I’ve always scoffed at these “distraction free” writing platforms and see no reason to stop. It seems to me that a good pen/pencil and pads of paper (or notebook to be mobile) do the job quite well. Having to rewrite drafts results IMO in better output. Rewriting means a chance for rethinking.
To go distraction-free on a laptop, you can just turn off wifi.
These devices really seem to be a solution in search of a problem that doesn’t exist.
Szkoda, że taki ładny sprzęt jest tak niedopracowany.
Ja już bym chciał używać ekranów e-ink na codzień a tu wieczne problemy z oprogramowaniem. W moim przypadku jest to stary kindle 4. Usługa sieciowa raz działa raz wcale. Otwieranie i powiększanie pdf-ów to czekanie + smugi…
Coraz mocniej zastanawiam się czy lekki laptop+okrojony system do edytora .rtf np. pod DOS-em/linuxem nie załatwiłby sprawy.. Pod amigą było fajnie, bo wsadzało się dyskietkę z Amitekstem i był tylko edytor do włączenia, żadnych przeszkadzajek i udogodnień..
Pozdr i spóźnione życzenia zdrowia oraz pomyślności z okazji Wielkanocy
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Dziękuję pięknie! No i też tak można – ja mam takiego Macbooka air starszego co były jeszcze takie fajnie malutkie tylko do pisania i do obsługi skanera ale taka Pomera DM250 do torby czy plecaka to siup i lekkie i długa bateria – bedę pisał o tym modelu nie długo też 👍
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Excellent review of this unique device. You did a great job of covering all the aspects of it.
Agree with your points….
Also, I don’t understand why this and the Pomera, etc, have such small displays when there is room for much larger ones?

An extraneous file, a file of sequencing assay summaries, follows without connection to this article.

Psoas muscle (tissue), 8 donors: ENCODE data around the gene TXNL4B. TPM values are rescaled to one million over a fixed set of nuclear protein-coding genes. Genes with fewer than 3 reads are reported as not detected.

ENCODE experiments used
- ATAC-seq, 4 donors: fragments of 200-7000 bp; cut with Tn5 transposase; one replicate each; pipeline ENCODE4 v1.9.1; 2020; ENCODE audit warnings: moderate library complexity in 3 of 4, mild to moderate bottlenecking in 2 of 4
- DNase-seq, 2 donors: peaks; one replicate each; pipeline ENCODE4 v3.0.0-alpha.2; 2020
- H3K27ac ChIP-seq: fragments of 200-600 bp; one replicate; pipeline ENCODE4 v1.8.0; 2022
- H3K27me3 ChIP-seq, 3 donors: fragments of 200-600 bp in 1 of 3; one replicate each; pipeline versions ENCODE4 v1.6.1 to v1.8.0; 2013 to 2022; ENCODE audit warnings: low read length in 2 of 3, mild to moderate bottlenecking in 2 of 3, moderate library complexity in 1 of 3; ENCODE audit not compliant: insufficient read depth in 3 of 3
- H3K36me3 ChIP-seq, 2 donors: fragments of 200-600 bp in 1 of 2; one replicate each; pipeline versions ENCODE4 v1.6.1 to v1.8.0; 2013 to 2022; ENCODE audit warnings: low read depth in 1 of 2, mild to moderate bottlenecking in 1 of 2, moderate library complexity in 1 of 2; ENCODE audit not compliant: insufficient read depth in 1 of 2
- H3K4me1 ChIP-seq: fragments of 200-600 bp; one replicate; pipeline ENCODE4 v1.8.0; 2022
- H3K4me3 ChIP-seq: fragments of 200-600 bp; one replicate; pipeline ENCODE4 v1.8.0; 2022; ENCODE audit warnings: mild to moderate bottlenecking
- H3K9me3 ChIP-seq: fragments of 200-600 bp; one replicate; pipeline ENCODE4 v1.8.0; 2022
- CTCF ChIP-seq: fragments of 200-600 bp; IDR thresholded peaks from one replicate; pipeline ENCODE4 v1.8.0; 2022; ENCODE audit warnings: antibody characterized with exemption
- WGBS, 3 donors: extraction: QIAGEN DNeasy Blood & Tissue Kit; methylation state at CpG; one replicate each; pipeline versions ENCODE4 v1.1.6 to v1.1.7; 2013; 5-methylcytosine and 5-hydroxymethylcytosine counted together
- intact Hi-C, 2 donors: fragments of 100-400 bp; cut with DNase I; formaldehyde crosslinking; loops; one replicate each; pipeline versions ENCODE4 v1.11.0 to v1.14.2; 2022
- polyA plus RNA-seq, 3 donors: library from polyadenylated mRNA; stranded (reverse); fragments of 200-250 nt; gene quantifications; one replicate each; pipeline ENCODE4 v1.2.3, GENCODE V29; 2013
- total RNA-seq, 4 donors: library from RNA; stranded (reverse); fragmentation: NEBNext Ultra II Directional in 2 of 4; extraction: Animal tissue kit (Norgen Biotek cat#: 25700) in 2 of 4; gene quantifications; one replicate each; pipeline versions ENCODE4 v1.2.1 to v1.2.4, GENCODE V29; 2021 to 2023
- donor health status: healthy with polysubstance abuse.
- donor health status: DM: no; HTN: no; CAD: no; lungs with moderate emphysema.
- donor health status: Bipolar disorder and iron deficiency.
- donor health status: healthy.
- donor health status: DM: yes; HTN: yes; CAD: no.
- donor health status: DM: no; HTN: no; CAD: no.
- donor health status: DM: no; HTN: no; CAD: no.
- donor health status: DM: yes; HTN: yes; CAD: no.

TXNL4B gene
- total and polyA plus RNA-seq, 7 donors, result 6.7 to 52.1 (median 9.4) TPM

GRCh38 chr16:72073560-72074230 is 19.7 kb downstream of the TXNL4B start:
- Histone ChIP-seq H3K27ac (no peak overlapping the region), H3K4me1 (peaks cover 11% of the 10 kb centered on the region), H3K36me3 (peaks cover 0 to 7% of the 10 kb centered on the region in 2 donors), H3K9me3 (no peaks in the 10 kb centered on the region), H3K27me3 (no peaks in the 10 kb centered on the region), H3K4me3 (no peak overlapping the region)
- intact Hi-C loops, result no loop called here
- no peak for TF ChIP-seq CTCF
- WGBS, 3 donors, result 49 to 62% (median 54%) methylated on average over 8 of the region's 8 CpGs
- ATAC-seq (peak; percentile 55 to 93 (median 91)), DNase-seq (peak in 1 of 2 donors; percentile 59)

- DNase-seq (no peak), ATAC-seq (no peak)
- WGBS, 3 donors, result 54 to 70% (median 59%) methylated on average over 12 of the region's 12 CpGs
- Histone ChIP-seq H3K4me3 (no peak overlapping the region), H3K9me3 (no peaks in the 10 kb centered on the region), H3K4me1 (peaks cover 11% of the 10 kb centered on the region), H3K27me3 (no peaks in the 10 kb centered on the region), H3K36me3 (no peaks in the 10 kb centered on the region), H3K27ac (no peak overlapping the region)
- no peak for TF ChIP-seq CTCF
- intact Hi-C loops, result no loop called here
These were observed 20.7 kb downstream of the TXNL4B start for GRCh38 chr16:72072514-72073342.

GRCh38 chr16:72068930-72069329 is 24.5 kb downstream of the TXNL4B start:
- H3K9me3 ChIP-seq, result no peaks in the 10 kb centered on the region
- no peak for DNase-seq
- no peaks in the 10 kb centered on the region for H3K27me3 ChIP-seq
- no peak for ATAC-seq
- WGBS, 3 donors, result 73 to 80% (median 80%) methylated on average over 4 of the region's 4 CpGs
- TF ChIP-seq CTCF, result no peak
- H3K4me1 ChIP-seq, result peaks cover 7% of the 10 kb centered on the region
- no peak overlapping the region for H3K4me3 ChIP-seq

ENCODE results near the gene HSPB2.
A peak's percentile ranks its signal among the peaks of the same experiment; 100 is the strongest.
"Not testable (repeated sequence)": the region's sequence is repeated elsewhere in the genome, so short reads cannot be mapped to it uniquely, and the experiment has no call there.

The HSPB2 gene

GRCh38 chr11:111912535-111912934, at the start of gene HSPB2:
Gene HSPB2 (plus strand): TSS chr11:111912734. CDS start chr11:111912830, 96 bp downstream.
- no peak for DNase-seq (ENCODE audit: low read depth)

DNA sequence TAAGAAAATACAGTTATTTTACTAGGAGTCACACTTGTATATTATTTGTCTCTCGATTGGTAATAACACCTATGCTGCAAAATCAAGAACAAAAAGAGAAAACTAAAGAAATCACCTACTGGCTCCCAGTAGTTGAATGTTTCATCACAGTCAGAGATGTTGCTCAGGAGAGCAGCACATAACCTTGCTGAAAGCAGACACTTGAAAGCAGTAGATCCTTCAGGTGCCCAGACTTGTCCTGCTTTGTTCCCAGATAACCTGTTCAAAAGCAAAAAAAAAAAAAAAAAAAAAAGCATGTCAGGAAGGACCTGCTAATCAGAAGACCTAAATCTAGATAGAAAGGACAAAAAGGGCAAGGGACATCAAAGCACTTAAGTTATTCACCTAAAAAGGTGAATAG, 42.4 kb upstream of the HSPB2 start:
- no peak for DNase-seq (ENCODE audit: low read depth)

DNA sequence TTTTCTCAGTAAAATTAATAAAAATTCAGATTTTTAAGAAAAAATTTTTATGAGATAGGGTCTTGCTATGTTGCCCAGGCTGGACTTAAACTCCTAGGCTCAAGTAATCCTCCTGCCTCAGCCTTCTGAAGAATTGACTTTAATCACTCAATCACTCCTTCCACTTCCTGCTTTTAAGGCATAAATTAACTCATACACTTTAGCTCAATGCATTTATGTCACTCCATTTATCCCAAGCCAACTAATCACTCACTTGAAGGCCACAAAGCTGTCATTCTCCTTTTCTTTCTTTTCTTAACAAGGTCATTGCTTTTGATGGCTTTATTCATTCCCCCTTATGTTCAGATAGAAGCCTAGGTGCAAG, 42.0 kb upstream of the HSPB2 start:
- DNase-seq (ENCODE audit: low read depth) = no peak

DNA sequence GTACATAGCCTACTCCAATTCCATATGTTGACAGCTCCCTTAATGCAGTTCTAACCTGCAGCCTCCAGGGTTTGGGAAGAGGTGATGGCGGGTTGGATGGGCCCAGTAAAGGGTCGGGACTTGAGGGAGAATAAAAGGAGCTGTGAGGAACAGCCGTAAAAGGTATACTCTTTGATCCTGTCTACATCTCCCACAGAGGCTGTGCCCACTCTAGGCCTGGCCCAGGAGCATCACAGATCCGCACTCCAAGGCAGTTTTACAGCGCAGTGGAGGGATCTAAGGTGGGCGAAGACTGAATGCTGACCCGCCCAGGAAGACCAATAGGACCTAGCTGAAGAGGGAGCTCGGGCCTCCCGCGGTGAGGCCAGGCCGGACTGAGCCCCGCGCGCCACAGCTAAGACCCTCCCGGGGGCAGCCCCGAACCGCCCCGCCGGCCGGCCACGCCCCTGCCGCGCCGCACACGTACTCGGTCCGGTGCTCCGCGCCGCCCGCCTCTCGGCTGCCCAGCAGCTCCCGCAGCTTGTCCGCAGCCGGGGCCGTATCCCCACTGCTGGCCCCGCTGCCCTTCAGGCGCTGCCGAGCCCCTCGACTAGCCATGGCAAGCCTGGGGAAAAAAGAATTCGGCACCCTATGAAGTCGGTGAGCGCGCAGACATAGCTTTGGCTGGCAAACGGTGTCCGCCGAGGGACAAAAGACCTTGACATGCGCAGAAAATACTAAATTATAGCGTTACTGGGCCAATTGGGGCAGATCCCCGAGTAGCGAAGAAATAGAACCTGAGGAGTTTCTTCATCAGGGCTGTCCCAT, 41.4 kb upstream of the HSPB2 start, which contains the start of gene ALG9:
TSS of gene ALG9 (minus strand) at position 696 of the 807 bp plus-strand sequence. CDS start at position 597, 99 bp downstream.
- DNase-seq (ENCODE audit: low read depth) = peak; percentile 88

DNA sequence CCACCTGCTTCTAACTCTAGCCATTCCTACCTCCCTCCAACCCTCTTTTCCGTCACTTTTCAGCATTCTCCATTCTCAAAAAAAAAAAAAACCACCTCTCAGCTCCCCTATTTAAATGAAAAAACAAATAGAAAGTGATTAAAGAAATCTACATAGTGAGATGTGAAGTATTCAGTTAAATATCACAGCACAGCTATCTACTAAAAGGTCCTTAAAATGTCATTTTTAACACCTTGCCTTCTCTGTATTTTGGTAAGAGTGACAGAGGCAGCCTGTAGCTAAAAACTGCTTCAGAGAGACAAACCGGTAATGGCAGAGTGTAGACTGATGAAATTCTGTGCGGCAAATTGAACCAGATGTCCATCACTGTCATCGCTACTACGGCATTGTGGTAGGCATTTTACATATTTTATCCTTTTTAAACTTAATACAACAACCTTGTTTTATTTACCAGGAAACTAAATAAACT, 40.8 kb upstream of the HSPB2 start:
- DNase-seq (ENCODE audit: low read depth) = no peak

Yeah, I would like to see one with a bigger, panoramic-like display too – A4 paper width would be nice and typewrite-like too. 👍 The old Sony Vaio P laptop series comes to mind but these had AWFUL battery life hahah.
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Yes, A4 width and typewriter like would be great.
Had the old Vaio P some years ago….had some good qualities, but performance with the Atom cpu was not the best.
Look forward to reading your post about the DM250….
Your next review should be for this one!
This is the “cheap” model
and this is the pro one ( scroll down for the specs) that is for typewriting sins! lol
I think the “insides” – like the software and screen and so on are similar, and I generally prefer machines that I can take to a cafe 😉 but yeah, these could be very nice for studio work!
Well… it is the notion that you’ll have to have the option to take the typewriter/ word processor with you what makes things more complicated than they actually are.
Because….honestly now…. how many times did you actually go, (intentionally ok, get your gadget writers and go), to write an article or a blog post to a cafe? How many times?
Talking about myself, I have said that I’ll do this a million times but I ‘ve never done it because the best ideas, the inspiration and the need to write something, usually come to my mind when I’m home alone and not when I’m at a cafe, or in public places where my attention is distracted by the surroundings.
I can’t even sketch nowadays when I’m surrounded by crowd not because I feel shy or anxious but because I’m distracted by looking the surroundings, which is not bad perse because it is these visual or other impressions that become the inspiration for writing, or sketching or thinking something.
But generally speaking I’ve realized that there is no way to focus in a public place and though I’m saying that I’ll do it I end up not doing it.
Anyway… this Hemingwrite is a very nice thing…It is IMHO like a modern version of a vintage typewriter. It doesn’t have to be portable and it has some of the characteristic that I personally like, like the full size mechanical keyboard.